The Matter of Church Discipline

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The Matter of Church Discipline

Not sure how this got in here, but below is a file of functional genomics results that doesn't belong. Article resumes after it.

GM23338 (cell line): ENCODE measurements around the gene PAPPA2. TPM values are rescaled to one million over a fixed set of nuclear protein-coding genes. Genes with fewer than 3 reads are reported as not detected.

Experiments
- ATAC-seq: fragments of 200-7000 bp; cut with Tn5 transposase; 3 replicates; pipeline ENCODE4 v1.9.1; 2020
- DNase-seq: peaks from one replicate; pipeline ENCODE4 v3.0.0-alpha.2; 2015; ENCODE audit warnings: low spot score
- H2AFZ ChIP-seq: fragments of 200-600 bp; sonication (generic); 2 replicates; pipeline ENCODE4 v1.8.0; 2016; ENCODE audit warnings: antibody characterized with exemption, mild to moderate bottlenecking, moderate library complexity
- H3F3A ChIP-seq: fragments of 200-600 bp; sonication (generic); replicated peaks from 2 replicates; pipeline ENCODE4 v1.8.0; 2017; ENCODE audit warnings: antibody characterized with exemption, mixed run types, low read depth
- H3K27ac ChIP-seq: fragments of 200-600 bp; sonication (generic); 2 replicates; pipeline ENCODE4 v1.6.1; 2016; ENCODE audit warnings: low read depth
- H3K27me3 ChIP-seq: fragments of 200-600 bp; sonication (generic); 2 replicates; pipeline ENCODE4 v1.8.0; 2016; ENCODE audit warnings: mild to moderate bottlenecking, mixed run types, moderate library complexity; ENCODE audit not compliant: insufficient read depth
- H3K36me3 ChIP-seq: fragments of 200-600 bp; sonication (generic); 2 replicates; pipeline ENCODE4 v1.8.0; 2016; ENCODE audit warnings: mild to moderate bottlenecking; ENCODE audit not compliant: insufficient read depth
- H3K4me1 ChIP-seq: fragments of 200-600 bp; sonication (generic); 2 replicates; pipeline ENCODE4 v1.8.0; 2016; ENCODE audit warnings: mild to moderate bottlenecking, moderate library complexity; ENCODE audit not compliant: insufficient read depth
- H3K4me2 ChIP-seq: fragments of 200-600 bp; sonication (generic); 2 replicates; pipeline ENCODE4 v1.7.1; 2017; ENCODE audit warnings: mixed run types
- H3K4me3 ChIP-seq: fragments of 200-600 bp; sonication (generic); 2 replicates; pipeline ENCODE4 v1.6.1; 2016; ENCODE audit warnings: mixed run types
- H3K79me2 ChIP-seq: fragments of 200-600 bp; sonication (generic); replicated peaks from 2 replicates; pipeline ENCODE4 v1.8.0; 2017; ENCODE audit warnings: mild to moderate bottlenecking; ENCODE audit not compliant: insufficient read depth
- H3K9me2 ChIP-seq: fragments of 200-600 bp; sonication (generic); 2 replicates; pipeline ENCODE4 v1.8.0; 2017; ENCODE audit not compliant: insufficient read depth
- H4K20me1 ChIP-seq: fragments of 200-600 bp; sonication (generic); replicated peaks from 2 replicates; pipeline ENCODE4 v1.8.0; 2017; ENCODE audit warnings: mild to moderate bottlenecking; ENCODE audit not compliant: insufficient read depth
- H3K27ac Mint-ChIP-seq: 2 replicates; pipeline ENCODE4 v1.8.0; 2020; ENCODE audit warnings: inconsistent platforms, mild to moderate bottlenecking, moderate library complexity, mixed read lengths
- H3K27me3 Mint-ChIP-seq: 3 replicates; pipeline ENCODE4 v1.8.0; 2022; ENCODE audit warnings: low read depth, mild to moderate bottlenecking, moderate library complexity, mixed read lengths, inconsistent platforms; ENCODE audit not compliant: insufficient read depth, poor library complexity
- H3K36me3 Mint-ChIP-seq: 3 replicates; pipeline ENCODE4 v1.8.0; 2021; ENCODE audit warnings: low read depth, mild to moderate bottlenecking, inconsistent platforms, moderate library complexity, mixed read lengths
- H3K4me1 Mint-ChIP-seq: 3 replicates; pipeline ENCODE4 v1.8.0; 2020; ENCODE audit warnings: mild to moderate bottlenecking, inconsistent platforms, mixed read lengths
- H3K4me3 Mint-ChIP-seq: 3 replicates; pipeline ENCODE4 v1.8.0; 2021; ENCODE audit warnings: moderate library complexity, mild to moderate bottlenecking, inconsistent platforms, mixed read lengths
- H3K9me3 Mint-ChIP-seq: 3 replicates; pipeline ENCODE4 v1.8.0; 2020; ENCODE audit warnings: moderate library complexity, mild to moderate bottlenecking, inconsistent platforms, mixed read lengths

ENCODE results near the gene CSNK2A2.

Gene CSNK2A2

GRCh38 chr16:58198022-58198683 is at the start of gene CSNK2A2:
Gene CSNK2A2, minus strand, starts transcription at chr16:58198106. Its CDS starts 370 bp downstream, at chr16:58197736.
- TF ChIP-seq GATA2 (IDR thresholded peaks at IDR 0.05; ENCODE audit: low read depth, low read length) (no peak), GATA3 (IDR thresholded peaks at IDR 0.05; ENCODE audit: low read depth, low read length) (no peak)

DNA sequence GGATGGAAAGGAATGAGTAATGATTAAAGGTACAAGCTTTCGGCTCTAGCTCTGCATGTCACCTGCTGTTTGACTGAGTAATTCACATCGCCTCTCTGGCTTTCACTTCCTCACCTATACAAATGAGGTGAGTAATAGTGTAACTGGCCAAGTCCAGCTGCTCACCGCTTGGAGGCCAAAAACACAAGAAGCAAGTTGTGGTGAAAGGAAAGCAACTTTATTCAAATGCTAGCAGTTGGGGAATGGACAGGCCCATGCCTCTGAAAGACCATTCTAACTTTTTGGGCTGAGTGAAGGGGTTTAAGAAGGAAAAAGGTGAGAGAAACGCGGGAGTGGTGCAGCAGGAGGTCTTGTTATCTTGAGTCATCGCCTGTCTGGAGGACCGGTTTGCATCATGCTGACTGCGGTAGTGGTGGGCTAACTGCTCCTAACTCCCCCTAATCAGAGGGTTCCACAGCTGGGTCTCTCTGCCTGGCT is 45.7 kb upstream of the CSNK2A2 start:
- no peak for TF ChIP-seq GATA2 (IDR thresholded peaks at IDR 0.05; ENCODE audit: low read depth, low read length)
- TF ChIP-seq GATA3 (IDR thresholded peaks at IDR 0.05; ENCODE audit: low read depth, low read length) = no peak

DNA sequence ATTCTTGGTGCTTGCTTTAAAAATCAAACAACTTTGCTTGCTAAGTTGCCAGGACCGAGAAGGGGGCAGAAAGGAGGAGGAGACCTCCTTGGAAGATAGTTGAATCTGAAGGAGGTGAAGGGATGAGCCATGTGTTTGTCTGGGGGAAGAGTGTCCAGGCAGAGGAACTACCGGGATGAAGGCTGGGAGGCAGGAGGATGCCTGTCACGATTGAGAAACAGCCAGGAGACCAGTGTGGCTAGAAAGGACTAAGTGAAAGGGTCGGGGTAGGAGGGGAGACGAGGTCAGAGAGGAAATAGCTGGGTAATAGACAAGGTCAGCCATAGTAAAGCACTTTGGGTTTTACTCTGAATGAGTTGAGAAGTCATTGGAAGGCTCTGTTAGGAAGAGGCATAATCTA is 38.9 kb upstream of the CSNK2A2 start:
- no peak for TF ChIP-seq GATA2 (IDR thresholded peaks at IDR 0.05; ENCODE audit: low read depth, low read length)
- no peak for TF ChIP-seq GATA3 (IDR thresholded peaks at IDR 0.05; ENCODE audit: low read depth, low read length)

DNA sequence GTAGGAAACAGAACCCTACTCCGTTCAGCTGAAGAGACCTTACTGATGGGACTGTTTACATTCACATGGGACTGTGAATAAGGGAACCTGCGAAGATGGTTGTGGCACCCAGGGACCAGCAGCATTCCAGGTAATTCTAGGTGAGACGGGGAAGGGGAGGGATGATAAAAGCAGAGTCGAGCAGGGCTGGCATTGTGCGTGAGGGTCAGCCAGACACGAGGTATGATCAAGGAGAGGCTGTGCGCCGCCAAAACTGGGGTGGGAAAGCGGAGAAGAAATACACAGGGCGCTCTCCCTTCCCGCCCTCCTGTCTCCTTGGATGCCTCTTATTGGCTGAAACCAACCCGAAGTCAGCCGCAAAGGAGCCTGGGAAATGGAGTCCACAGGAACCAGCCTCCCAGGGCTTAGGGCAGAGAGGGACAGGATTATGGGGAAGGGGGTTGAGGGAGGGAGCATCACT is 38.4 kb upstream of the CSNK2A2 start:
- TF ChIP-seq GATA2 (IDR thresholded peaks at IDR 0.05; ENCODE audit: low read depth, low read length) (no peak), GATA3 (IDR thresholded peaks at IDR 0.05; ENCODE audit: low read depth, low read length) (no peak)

“Moreover if thy brother shall trespass against thee, go and tell him his fault between thee and him alone: if he shall hear thee, thou hast gained thy brother. But if he will not hear thee, then take with thee one or two more, that in the mouth of two or three witnesses every word may be established. And if he shall neglect to hear them, tell it unto the church: but if he neglect to hear the church, let him be unto thee as an heathen man and a publican. Verily I say unto you, Whatsoever ye shall bind on earth shall be bound in heaven: and whatsoever ye shall loose on earth shall be loosed in heaven. Again I say unto you, That if two of you shall agree on earth as touching any thing that they shall ask, it shall be done for them of my Father which is in heaven. For where two or three are gathered together in my name, there am I in the midst of them. Then came Peter to him, and said, Lord, how oft shall my brother sin against me, and I forgive him? till seven times? Jesus saith unto him, I say not unto thee, Until seven times: but, Until seventy times seven. Therefore is the kingdom of heaven likened unto a certain king, which would take account of his servants. And when he had begun to reckon, one was brought unto him, which owed him ten thousand talents. But forasmuch as he had not to pay, his lord commanded him to be sold, and his wife, and children, and all that he had, and payment to be made. The servant therefore fell down, and worshipped him, saying, Lord, have patience with me, and I will pay thee all. Then the lord of that servant was moved with compassion, and loosed him, and forgave him the debt. But the same servant went out, and found one of his fellowservants, which owed him an hundred pence: and he laid hands on him, and took him by the throat, saying, Pay me that thou owest. And his fellowservant fell down at his feet, and besought him, saying, Have patience with me, and I will pay thee all. And he would not: but went and cast him into prison, till he should pay the debt. So when his fellowservants saw what was done, they were very sorry, and came and told unto their lord all that was done. Then his lord, after that he had called him, said unto him, O thou wicked servant, I forgave thee all that debt, because thou desiredst me: Shouldest not thou also have had compassion on thy fellowservant, even as I had pity on thee? And his lord was wroth, and delivered him to the tormentors, till he should pay all that was due unto him. So likewise shall my heavenly Father do also unto you, if ye from your hearts forgive not every one his brother their trespasses. (Mat_18:15-35)